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Airlines and Accessibility

Airlines and Accessibility

September 18, 2007 —

Boarding All Passengers

Few consumers think about access to airplanes. You get to the gate, wait (and maybe wait some more - and some more), board the plane, and find your seat. Nothing too difficult, right? But for many Americans, getting to their seat is sometimes a challenging and humiliating affair. The 1990 Americans with Disabilities Act was supposed to make airlines comply with certain responsibilities to disabled customers, especially in wheelchairs. Yet, these responsibilites are often undertaken with regret, disdain, and a minimum amount of sensitivity.

 A report issued by the Open Doors Organization in the early 2000s indicated that American travelers with disabilities could spend at least $27 billion a year, if certain needs were met. For airlines, these needs include airport “meet and greets” and preferred seating. For lodging, these include rooms close to amenities. According to the study, people with disabilities spent $13.6 billion and the suggested recommendations could double this total expenditure.

Some airlines are expanding their services. According to the web site ‘Gimp on the Go,’ which claims to be “The Internet’s Premier Disabilities Travel Publication,” some companies have made initiatives to make travel easier and more comfortable for people with disabilities.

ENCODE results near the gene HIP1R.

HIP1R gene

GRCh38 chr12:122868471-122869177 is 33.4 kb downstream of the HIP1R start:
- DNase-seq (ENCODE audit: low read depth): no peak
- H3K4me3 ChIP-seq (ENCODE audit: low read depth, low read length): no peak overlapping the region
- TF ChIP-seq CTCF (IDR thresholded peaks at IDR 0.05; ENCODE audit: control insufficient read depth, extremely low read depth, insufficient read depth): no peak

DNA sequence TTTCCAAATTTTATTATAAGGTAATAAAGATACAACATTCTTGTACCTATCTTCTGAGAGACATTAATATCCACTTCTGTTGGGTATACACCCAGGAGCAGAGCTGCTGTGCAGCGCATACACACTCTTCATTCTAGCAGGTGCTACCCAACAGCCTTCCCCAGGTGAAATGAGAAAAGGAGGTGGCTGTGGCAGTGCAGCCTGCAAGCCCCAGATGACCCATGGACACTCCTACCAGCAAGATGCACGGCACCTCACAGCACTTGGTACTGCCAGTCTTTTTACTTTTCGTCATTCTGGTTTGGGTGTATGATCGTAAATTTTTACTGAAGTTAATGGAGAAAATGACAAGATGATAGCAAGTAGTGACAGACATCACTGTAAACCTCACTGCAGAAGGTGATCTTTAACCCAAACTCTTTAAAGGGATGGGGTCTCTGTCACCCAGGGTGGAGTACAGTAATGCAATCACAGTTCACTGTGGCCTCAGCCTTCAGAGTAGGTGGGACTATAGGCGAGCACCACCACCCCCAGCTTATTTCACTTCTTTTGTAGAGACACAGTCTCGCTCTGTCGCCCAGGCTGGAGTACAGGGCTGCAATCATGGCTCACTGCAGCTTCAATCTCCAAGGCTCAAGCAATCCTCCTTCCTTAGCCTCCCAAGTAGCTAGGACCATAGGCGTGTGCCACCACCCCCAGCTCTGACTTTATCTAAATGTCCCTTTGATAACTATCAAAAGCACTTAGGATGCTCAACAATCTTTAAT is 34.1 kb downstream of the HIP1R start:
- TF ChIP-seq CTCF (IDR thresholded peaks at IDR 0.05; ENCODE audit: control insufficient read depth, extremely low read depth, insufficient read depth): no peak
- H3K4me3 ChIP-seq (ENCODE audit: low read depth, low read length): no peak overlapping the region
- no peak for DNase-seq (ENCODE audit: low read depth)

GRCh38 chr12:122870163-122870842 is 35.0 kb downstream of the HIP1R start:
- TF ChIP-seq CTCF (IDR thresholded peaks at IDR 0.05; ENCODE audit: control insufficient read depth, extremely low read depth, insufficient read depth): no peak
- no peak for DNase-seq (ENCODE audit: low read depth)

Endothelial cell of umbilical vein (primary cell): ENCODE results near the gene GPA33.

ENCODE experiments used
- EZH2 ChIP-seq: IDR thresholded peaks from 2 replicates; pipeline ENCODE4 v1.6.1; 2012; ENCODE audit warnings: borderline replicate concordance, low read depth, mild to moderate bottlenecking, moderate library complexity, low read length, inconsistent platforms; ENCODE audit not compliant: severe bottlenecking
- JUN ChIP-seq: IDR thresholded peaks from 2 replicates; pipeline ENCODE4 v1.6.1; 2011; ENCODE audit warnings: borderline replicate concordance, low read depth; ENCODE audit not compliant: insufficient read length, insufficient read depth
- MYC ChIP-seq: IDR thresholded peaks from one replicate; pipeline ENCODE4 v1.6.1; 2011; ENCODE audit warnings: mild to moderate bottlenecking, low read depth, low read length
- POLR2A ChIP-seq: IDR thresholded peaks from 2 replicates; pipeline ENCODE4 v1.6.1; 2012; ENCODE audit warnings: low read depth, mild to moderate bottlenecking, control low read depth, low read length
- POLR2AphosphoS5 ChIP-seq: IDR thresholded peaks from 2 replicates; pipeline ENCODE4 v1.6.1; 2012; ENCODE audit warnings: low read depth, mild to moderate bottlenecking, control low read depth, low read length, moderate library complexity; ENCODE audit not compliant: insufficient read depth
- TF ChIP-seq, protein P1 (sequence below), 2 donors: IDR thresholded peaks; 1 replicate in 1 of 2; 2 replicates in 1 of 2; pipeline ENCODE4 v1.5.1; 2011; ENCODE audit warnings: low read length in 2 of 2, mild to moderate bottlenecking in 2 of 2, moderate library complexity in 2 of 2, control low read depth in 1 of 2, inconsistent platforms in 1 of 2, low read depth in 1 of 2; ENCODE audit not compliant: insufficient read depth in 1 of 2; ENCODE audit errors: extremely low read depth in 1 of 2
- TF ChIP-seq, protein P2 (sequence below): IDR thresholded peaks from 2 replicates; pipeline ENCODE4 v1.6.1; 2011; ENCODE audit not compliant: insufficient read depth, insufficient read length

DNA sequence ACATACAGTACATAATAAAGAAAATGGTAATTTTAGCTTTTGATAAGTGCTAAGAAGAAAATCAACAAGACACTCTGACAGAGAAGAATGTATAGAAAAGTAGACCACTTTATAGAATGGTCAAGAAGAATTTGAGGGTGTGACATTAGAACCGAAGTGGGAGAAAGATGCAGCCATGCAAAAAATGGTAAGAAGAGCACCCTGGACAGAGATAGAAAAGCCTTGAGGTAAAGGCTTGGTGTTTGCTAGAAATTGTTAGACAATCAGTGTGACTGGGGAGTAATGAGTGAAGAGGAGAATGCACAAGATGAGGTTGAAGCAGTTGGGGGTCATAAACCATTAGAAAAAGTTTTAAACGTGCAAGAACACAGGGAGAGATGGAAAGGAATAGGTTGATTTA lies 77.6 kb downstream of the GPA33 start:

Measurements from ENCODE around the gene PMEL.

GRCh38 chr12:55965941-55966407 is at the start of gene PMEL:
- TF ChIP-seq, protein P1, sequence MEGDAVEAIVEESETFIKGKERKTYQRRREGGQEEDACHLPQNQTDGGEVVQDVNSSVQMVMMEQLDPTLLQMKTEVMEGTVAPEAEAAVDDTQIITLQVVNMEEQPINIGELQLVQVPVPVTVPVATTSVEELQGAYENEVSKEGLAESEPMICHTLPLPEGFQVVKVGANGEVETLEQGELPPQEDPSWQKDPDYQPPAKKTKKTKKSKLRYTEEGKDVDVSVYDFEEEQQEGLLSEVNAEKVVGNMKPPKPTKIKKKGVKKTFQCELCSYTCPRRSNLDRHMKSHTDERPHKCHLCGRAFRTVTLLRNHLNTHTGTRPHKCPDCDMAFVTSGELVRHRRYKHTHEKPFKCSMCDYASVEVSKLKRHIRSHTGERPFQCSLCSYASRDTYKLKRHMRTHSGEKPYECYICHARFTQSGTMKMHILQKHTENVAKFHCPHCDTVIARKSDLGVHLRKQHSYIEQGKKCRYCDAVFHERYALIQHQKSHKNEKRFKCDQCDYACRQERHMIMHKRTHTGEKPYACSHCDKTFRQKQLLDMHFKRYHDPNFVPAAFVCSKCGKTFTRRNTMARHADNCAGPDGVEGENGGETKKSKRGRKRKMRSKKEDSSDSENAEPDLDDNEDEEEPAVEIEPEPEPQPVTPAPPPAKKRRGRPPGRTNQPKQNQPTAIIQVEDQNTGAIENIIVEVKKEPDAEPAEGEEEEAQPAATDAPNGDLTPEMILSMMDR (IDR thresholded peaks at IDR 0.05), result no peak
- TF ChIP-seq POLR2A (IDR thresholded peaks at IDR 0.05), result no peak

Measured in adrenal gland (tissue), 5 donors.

High marks:  Delta Airlines provides larger screens to visually-impaired travelers, and hydraulic aisle chairs to help wheelchair users.

Low marks:  Northwest Airlines received the highest number of complaints regarding disability access, according to a 2004 report by the U.S. Department of Transportation (DOT).

Needs improvement: Southwest Airlines, which consistently does well in all categories of quality and service, was faulted more for disability access issues than any other issue, according to the DOT report.

Fly the Friendliest Skies

There is still much work to be done despite Delta's initiative. In May 2006, the National Council on Disability called for more accessibility for disabled passengers at airline self-service kiosk systems. The convenience of automated check-in, it is argued, should be extended to all passengers. This is another example of how airlines provide services without necessarily thinking about how some of their customers are impacted. One more thing to think about the next time you are picking an airline.

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